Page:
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Mexico Reportedly Paid Millions to Hollywood for Better Portrayal in Upcoming 007 Film

Backers wanted a non-Mexican villain and a first-ever Mexican 'Bond Girl,' and they got it, as reports say officials paid Hollywood executives as much as $20 million to show a troubled country with a more 'modern' face on the big screen.

by James Young
Mar 23 2015, 6:35pm

Imagen por Marco Ugarte/AP

Executives at Sony Pictures Entertainment discussed getting as much as $20 million in incentives from Mexico's government if they changed characters and storyline details related to Mexico in the latest James Bond film, leaked emails show.

The changes, reported by tax news website TaxAnalysts.com, included replacing a scene set originally at a cage-match with a lavish Day of the Dead parade, and altering a scene in which the mayor of Mexico City is killed.

Film executives also responded to requests described in emails to make sure that the villain in "Spectre" not be Mexican, and that the new "Bond Girl" be Mexican.

Well into filming, the official '007' site revealed on March 9 that the franchise's first ever Mexican Bond Girl will be actress Stephanie Sigman, known for her starring role in the film "Miss Bala."

The TaxAnalysts.com report was based on leaked emails thought to come from the massive cyber-attack suffered by Sony last December.

The implications are that top-tier studios Metro-Goldwyn-Mayer, long-time lead producer for the franchise, and Sony Pictures Entertainment, which is co-financing and handling the film's marketing and distribution, altered the production and script to please Mexican backers for millions in cash and savings in exchange for portraying the country positively.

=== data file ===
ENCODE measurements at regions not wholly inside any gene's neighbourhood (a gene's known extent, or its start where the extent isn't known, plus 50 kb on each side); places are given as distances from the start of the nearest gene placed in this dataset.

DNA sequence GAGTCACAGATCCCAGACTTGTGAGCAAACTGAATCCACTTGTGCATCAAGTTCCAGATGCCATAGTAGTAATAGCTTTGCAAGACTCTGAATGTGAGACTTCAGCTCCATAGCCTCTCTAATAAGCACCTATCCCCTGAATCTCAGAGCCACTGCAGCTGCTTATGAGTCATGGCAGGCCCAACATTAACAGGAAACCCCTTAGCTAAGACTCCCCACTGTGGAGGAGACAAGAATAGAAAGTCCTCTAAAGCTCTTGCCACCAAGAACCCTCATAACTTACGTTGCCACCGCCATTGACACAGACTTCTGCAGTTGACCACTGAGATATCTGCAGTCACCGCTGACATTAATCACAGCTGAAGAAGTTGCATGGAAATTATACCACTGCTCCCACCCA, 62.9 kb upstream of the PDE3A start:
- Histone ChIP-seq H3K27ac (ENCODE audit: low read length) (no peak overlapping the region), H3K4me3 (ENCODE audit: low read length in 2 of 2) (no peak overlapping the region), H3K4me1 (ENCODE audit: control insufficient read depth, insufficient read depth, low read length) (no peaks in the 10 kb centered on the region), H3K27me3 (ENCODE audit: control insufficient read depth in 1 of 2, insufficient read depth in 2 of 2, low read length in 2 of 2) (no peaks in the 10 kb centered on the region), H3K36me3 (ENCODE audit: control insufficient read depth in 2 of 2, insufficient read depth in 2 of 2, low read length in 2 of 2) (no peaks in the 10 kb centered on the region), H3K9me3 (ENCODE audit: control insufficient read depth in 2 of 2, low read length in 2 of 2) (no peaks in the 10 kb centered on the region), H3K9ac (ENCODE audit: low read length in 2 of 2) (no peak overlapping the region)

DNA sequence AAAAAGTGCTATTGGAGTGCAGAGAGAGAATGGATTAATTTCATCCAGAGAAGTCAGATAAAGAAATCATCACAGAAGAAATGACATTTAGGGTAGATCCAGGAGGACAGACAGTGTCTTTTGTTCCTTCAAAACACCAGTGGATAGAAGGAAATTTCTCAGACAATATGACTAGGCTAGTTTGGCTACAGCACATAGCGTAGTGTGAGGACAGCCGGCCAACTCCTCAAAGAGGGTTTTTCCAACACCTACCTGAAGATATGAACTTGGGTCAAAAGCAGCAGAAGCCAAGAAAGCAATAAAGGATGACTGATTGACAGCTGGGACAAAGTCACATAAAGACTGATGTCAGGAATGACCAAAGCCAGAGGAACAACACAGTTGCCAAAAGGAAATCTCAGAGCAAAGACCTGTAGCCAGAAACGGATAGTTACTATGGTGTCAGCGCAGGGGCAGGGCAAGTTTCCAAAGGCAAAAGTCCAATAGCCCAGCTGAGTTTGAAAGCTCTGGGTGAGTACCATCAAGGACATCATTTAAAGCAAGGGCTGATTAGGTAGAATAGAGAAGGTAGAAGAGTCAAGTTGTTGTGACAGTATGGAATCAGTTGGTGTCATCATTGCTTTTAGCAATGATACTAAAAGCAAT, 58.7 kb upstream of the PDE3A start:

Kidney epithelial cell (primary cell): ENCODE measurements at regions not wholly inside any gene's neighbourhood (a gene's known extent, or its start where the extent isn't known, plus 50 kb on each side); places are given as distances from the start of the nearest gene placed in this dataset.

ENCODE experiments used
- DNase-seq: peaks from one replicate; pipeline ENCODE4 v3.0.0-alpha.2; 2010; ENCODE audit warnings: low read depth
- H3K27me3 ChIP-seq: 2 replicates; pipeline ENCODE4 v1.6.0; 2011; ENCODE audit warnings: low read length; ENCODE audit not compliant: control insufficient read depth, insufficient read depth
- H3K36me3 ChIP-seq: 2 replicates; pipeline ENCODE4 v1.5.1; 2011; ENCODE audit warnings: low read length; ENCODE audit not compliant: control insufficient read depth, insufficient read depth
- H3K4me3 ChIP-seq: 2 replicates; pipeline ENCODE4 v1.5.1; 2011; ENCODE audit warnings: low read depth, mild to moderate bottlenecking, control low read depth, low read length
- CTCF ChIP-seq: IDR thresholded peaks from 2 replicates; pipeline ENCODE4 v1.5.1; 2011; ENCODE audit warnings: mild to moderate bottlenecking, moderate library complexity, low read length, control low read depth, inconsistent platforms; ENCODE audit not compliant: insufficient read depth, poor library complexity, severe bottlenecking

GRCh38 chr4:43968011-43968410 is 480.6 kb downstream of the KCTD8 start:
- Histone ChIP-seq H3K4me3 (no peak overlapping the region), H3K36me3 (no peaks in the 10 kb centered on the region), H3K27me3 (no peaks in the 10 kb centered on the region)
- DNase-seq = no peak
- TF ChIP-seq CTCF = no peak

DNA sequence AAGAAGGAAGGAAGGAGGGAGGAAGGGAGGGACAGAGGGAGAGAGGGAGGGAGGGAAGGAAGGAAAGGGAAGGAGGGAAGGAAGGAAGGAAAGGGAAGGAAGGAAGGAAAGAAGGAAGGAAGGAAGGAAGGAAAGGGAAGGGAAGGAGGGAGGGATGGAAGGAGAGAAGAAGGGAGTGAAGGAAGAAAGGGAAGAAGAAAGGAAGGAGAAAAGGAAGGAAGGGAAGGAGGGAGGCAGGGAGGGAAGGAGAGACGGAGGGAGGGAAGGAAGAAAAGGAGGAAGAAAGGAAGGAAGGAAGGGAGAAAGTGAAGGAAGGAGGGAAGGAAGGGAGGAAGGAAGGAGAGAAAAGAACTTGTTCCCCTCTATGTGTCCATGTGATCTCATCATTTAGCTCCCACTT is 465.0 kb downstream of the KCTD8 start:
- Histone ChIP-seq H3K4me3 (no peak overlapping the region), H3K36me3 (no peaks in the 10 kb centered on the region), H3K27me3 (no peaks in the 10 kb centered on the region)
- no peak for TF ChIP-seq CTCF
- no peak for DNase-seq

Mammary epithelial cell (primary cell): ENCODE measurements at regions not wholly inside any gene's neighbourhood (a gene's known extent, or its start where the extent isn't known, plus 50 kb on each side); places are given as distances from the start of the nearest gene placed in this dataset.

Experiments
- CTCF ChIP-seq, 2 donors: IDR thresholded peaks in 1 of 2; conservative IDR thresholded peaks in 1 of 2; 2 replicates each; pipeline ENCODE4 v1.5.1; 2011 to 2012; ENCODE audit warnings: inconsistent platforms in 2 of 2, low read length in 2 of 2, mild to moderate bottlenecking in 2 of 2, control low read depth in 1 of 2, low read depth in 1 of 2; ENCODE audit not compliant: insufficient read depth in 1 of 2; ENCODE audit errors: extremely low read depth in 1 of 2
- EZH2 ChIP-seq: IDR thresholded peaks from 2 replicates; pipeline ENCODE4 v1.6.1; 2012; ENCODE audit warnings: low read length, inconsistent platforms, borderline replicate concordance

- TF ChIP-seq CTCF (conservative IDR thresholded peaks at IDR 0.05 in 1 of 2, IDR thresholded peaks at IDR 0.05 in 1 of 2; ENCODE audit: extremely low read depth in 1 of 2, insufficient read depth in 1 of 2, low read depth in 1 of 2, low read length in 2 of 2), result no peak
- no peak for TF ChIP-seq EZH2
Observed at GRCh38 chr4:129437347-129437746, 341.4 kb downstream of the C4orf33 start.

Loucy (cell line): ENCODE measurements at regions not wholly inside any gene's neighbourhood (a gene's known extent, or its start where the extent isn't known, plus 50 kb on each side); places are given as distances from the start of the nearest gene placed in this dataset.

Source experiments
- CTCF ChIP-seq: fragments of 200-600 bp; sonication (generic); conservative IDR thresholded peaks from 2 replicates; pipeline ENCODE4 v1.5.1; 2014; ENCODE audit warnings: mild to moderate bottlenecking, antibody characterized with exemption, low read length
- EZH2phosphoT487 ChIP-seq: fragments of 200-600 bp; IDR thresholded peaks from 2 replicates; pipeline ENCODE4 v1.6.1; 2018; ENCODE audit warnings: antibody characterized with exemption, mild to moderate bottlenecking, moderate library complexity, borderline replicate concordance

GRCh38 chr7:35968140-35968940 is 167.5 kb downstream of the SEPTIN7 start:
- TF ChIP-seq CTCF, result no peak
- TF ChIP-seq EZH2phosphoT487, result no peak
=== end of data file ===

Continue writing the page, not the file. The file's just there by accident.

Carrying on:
The news came at a time when Mexico's government keeps sinking into a significant international image problem. Top-level Mexican government officials, including President Enrique Peña Nieto, have been caught in corruption allegations over real estate deals with government contractors, among other recent scandals.

Related: Dismissal of News Anchor in Mexico: A Return to 'Bad Old Days' of Media Control?

In the emails, film executives enthusiastically support changing the film as they faced a ballooning production budget.

"We should insist they add whatever travelogue footage we need in Mexico to get the extra money," wrote Amy Pascal, former co-chair of Sony Pictures, to Jonathan Glickman, president of MGM's motion picture group.

The leaked emails show studio execs discussing $14 million in incentives from Mexican backers, and making other adjustments to reach for $6 million more.

At the time, they saw the movie's gross budget topping into the $300 million range, which would make it the most expensive James Bond film ever made. Executives discussed goals to lower the film's budget to $250 million.

"You have done a great job in getting us the Mexican incentive," Glickman wrote in another message. "By all accounts we can still get the extra $6M by continuing to showcase the modern aspects of the city. [...] Let's continue to pursue whatever avenues we have available to maximize this incentive."

Filming for the Mexico sequence in "Spectre" took hold of much of the Historic Center of Mexico City since last Thursday, and is scheduled to continue through April 1.

Claudia Ruiz Massieu, Mexico's cabinet-level tourism secretary, admitted that her ministry offered a "minor" financial backing to the film, calling the Sony production a potentially useful tourism booster for Mexico's capital of 20 million people.

Ruiz Massieu did not offer a figure but said the agency had no part in adjusting the film's script.